Text Speak – The New Foreign Language

A quick scroll through a teenager’s phone, Facebook, or Twitter account might leave you wondering if you have stumbled onto a new foreign language.   Many of us understand the basics: LOL, BRB, U for you, etc.  I use some of them too,  especially when my characters are limited (such as Twitter), but never, ever in formal writing.  It’s just not acceptable. 

When I taught middle school, I encountered a lot of this “not appropriate for the audience” writing (and speaking).  I patiently explained the difference between hallway conversation and classroom conversation; the difference between speaking with your family and speaking at a job interview; and the difference between composing a note or text to your friend and turning in an essay in my class.  Yet, I’d still get a short answer to “What is mitosis?” that looked like this:

a typ of ceL divisN dat rslts n two dAutr cells Ech havN d sAm # & kind of chromosomes az d parNt nucleus

So, I finally gave in.  No, no, no, I did not accept this kind of writing on school work, but I gave the kids  a chance to get it out of their system.  I assigned a one  page essay and it was to be written entirely in text speak.   After that, “u” “b/c” “dem”  was not allowed.  Ever. (For the record, this was graded by peer review, because I’m not sure I could have read 75 essays in full text speak without having a seizure of some sort.)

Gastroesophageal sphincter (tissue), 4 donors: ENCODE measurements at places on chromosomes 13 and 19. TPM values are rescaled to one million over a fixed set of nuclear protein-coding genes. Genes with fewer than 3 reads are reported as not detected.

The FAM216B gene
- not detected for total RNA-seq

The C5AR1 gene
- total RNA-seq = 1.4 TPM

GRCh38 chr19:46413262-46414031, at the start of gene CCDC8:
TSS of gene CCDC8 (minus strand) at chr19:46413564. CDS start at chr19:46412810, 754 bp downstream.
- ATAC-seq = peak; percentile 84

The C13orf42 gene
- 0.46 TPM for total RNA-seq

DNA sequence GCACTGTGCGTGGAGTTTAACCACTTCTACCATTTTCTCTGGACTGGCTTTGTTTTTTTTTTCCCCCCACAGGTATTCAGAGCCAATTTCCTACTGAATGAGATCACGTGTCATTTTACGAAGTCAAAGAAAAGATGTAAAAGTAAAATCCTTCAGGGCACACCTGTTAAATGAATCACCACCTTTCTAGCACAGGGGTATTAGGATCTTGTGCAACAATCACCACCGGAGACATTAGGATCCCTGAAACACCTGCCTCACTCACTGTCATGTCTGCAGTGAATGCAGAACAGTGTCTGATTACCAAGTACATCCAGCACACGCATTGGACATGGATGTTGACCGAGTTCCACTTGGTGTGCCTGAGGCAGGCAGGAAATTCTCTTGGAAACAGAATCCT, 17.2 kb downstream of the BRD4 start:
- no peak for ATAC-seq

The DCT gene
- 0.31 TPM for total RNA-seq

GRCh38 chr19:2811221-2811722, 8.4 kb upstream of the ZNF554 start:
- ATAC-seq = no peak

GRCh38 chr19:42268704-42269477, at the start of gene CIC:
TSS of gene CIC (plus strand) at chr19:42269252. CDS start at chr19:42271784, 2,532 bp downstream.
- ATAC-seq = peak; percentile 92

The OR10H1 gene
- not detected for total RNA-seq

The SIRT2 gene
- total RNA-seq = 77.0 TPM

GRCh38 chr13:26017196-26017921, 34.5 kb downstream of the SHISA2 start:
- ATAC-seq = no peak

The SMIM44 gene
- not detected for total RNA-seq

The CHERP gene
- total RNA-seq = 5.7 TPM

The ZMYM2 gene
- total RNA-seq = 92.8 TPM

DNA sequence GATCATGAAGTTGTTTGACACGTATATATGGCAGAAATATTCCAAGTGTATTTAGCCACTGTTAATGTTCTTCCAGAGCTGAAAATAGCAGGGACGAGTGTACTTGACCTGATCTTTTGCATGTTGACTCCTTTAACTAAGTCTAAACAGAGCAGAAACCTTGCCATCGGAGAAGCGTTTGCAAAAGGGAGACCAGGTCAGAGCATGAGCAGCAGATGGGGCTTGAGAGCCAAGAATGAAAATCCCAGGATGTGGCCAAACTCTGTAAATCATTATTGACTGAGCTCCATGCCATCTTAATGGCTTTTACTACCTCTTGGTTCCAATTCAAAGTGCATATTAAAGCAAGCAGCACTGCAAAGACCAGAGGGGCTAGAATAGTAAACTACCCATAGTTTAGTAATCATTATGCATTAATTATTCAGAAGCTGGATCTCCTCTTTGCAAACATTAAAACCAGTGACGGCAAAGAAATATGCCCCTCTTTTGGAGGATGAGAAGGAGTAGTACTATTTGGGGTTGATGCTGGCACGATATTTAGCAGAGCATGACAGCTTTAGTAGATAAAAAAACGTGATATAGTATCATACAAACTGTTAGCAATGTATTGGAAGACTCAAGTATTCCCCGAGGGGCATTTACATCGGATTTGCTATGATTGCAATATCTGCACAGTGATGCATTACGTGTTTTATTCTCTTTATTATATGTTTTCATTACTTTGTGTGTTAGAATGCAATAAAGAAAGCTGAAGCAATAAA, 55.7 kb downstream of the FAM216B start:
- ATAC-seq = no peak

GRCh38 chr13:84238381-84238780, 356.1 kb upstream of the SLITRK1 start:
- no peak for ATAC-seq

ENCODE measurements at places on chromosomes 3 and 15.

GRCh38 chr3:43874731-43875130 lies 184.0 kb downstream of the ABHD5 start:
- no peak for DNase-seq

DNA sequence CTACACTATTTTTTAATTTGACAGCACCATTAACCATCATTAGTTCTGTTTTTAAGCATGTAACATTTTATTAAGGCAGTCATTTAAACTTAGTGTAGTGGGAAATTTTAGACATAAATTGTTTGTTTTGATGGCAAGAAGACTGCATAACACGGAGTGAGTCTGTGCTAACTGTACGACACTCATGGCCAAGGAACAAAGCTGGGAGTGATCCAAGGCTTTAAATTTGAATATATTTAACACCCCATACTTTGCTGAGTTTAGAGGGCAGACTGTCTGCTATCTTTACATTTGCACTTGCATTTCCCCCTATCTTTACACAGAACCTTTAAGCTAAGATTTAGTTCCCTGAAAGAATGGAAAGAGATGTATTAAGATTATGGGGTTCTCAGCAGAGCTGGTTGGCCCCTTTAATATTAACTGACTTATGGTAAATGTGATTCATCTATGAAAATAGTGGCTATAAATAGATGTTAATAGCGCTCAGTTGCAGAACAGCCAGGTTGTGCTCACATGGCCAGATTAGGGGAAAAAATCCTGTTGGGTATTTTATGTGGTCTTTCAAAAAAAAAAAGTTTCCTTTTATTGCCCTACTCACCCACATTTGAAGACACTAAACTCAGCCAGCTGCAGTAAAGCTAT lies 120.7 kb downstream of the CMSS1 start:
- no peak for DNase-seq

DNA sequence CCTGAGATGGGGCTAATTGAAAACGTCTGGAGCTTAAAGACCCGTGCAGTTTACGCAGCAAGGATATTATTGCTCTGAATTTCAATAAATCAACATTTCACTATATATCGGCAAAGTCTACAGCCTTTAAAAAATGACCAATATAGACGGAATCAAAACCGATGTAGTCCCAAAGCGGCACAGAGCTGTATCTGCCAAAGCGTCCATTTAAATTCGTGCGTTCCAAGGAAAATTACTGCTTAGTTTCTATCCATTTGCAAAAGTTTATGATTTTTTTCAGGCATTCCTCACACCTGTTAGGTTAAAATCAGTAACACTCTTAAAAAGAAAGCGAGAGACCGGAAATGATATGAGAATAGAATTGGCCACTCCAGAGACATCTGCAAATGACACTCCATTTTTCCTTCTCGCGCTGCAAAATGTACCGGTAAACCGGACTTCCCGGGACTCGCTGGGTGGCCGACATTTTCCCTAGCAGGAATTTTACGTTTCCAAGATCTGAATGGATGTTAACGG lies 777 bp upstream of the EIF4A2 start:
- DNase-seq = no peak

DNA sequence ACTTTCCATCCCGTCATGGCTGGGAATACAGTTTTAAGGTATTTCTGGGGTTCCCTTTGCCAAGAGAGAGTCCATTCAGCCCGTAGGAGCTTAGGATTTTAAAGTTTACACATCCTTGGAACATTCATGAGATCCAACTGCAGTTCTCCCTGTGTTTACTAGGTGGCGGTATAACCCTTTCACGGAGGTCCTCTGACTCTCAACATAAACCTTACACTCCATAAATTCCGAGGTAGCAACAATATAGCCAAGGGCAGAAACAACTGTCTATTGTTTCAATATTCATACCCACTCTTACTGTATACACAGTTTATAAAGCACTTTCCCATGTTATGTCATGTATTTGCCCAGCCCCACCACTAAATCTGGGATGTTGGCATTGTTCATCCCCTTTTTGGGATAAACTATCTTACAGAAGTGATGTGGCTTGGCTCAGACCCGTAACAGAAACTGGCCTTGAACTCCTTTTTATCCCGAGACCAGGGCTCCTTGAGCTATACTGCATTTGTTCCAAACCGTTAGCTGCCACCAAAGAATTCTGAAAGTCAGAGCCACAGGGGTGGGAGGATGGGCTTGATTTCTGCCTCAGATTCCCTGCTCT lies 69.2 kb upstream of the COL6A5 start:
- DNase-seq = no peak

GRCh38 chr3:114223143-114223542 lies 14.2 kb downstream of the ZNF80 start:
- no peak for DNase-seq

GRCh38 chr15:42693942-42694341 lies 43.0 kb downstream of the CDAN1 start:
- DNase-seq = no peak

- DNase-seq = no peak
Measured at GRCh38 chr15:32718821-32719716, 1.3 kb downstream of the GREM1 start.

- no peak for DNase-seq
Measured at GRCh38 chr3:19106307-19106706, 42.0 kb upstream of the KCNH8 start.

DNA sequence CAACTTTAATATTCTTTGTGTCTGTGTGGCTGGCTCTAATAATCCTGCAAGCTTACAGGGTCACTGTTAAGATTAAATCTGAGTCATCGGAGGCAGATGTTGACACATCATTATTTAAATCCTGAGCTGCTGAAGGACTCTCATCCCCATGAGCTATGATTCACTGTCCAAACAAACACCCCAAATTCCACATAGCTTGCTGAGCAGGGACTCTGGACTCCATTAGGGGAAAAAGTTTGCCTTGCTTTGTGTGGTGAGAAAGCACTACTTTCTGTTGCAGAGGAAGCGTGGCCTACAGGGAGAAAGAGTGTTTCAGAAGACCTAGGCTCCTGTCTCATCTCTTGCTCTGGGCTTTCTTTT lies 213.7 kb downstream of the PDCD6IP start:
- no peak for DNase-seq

It really helped put their writing and communication methods into perspective for my students.  After the text speak assignment, I asked them to write the same essay using proper grammar. Then I asked, “Which of these versions is going to get you a job? Into college? An A in my class?”

Whether you want to embrace text speak or not, is entirely your choice.  I think that the important lesson is to help your student distinguish when it is appropriate to use it and when it absolutely not. There are times when writing in a different tone is required. This blog post would not be so conversational were it a press release.   Teaching your child to know the difference is the key.

P.S. Don’t tell your teen I told you this, but I’ve found an online translator: http://transl8it.com/  It might just help you decipher their text messages.


Crystal Pratt is an independent contractor with Calvert Education Services. She has been involved in education for 20 years.  Crystal is a certified teacher, a writer, and a lover of all things that sparkle.